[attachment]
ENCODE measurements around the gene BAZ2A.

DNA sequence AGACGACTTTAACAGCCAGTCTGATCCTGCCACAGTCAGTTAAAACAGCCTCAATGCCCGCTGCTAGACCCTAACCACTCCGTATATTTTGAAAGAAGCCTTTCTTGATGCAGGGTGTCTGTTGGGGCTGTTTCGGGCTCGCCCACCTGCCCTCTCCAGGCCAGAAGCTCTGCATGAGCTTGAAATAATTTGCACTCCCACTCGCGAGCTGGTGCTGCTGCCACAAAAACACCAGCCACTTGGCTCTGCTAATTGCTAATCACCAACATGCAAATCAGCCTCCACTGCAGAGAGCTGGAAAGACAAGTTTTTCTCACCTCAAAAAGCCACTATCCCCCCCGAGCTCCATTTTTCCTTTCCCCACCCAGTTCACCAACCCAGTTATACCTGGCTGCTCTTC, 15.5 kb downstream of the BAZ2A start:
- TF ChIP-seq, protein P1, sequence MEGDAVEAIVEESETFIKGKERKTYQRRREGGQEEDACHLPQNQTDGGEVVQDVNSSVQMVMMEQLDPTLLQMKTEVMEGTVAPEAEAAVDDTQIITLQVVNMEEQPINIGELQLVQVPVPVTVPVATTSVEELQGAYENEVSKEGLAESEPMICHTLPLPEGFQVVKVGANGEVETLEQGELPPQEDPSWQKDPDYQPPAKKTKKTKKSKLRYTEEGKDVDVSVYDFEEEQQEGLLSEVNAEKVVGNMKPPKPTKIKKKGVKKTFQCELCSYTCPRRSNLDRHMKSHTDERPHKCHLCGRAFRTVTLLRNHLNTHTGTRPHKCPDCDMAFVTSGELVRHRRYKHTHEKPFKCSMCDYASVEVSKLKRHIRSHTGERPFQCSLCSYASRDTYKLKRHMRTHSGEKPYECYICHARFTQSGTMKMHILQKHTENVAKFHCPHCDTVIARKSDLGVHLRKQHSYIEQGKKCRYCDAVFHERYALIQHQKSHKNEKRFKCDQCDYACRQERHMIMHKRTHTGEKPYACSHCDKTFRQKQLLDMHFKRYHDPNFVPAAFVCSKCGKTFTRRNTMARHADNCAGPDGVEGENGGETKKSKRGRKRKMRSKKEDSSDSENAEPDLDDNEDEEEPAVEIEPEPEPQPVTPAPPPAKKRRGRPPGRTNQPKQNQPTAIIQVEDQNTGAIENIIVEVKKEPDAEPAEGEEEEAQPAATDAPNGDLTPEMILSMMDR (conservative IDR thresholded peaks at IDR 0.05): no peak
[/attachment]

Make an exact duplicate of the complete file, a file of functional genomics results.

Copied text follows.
ENCODE measurements around the gene BAZ2A.

DNA sequence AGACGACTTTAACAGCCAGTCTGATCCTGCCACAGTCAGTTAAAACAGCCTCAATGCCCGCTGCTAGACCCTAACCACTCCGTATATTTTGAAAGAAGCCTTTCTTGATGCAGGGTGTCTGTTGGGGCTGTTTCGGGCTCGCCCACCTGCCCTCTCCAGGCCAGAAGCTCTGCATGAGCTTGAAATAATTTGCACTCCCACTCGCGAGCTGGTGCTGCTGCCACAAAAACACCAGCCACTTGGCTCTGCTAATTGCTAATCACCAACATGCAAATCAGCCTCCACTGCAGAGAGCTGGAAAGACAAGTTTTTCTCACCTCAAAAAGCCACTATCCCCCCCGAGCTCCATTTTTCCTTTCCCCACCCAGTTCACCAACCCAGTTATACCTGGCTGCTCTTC, 15.5 kb downstream of the BAZ2A start:
- TF ChIP-seq, protein P1, sequence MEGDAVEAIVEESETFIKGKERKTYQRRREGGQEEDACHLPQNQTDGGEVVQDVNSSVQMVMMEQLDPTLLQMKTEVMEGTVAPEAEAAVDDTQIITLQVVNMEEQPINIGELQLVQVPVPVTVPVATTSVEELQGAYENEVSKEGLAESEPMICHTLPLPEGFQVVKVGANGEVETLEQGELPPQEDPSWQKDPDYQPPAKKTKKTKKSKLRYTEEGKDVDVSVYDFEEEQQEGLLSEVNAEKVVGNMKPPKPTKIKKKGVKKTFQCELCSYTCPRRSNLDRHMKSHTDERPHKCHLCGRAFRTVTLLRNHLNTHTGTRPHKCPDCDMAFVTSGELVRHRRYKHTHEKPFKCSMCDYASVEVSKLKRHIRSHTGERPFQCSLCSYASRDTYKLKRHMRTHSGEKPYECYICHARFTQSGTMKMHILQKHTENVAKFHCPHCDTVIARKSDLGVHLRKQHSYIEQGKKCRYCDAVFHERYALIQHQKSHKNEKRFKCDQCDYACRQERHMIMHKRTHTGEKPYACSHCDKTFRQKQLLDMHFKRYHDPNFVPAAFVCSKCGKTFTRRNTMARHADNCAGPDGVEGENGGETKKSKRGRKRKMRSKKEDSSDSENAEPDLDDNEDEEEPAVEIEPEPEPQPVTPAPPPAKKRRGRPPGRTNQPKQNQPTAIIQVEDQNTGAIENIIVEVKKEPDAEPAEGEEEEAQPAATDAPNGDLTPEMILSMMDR (conservative IDR thresholded peaks at IDR 0.05): no peak